The West Midlands will become the UK's first 'large scale' 5G testbed early next year, playing host to a number of digital health and public sector projects.
The ‘Urban Connected Communities Project’ will have access to up to £75 million of public and private investment, with support coming from the Department for Culture, Media and Sports (DCMS)’s 5G Testbed and Trials programme.
The plans are yet to be finalised, but the West Midlands Combined Authority (WMCA)’s areas of interest also include construction and the automotive industry. Areas covered include Birmingham, Coventry and Wolverhampton.
West Midlands 5G
“We have been working to put the foundations in place to grow the industries which will create the jobs of the future, particularly around driverless vehicles and life sciences where we have a genuine advantage. To deliver the future of these industries we need the power of 5G,” said Andy Street, Mayor of the West Midlands.
“The potential of this technology is endless – and we will enjoy the benefits first. From monitoring the health of babies and the elderly, to the way out people are linked to the economy of the future, the way companies do business, the way we deliver public services, the experience of travellers on public transport and the way we deliver City of Culture and the Commonwealth Games – everything can be made better thanks to the power of this technology.”
Among the first tranche of applications will be connected ambulances that allow paramedics to access specialist information at the scene of an incident. The low latency and increased capacity of 5G networks will ensure a reliable connection that allows for videoconferencing as well as the transmission of patient data to the hospital, which can prepare for their arrival.
There will also be trials of remote hospital appointments and emergency consultations. Not only does this save potential travel time, it also means the appointments can be replayed and shared with family members of a carer.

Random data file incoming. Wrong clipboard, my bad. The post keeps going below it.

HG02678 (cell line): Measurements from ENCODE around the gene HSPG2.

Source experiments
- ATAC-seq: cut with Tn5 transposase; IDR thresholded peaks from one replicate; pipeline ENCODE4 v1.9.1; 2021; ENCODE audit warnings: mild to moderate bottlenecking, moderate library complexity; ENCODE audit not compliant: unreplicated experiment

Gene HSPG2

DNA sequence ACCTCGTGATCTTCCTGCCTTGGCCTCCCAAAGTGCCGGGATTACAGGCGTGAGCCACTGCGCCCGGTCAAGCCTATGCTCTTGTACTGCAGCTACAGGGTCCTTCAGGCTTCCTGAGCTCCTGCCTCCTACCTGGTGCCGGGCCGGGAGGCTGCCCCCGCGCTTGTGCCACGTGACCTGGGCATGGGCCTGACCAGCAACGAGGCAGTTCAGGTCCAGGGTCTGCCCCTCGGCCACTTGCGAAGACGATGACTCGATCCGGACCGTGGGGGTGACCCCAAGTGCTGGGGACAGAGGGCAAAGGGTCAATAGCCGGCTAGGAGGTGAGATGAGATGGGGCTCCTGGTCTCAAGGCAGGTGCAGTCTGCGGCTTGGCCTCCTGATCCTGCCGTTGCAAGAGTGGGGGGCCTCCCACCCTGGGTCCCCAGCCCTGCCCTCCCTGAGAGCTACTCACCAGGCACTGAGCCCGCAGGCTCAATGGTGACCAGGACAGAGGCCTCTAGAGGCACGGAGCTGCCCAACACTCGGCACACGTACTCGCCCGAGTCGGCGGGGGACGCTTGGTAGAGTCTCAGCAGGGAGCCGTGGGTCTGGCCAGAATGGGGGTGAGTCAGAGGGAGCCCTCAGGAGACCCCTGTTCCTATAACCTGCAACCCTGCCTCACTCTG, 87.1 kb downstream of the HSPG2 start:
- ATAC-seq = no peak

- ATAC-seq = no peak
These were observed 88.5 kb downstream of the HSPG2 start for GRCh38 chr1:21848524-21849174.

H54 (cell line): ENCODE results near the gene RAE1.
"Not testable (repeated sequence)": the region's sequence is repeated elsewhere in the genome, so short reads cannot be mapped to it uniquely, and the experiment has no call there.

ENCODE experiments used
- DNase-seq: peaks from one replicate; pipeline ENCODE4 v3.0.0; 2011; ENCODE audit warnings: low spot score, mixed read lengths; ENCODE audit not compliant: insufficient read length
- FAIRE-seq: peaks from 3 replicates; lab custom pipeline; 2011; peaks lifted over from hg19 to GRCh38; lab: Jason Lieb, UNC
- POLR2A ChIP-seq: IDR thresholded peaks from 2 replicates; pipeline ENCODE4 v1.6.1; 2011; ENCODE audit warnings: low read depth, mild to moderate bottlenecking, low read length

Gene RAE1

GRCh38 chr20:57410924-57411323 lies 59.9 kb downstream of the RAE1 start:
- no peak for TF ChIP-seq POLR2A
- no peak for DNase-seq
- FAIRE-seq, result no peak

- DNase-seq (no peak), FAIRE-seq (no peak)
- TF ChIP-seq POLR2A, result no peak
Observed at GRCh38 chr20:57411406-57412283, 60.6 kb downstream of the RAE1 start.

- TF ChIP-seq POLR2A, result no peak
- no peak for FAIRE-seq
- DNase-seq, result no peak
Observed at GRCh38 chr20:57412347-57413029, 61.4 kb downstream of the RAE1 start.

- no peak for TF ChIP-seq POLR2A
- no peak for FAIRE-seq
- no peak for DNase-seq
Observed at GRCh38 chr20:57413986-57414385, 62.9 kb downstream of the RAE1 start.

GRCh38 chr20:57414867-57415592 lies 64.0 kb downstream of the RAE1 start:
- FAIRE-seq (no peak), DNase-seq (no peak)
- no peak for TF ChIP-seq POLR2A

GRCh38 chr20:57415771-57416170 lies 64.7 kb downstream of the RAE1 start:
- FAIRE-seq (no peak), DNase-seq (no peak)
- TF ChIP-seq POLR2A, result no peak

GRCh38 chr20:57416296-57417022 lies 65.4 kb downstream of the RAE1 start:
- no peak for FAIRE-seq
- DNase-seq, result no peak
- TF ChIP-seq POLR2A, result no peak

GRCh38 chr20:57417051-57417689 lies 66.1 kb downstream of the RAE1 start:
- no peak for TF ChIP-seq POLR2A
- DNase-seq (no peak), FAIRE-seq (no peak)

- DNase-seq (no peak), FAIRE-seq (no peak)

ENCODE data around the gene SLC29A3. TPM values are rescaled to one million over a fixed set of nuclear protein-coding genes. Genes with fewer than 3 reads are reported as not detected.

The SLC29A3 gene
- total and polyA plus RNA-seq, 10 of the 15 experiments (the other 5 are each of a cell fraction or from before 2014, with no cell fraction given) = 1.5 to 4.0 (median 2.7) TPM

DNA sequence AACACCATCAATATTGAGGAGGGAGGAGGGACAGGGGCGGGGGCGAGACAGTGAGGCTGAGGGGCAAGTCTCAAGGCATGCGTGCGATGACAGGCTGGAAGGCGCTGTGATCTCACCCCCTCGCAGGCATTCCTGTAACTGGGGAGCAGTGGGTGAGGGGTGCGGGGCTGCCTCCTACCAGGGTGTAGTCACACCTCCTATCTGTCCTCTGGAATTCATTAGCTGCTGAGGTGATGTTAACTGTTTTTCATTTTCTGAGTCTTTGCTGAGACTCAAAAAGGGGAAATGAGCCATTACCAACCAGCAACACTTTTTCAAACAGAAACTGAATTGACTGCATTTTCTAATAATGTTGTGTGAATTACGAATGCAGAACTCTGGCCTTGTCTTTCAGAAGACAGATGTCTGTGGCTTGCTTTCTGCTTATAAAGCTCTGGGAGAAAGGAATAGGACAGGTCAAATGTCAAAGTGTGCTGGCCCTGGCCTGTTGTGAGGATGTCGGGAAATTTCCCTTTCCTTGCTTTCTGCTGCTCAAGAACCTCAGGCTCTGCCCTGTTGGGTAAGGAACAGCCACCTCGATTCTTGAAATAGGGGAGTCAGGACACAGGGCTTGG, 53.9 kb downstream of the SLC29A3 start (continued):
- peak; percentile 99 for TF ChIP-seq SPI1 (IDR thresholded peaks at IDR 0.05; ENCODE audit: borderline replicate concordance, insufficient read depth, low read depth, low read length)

Public safety is also an area of focus, with live streaming of CCTV footage, as well as the application of Artificial intelligence (AI) to identify possible criminals, used to help police offices take immediate action and expand their coverage range. Finally, the WMCA will also work with Jaguar Land Rover on connected car technology.
The 5G Testbed and Trials programme is also working with other initiatives, focusing on areas such as health, tourism and rural prosperity. It is expected that the first commercial UK 5G services will go live in 2019 or 2020.
The government has allocated £200 million for 5G testing, while mobile operators and other private firms are conducting their own trials. For example, O2 will turn the O2 arena into a testbed later this year, while EE also has plans in the work.
“5G has the potential to dramatically transform the way we go about our daily lives, and we want the citizens of the UK to be amongst the first to experience all the opportunities and benefits this new technology will bring,” added Margot James, minister for digital. “The West Midlands Testbed, which is the first of its kind anywhere in the world, will be instrumental in helping us realise this ambition.”
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Steve McCaskill is TechRadar Pro's resident mobile industry expert, covering all aspects of the UK and global news, from operators to service providers and everything in between. He is a former editor of Silicon UK and journalist with over a decade's experience in the technology industry, writing about technology, in particular, telecoms, mobile and sports tech, sports, video games and media.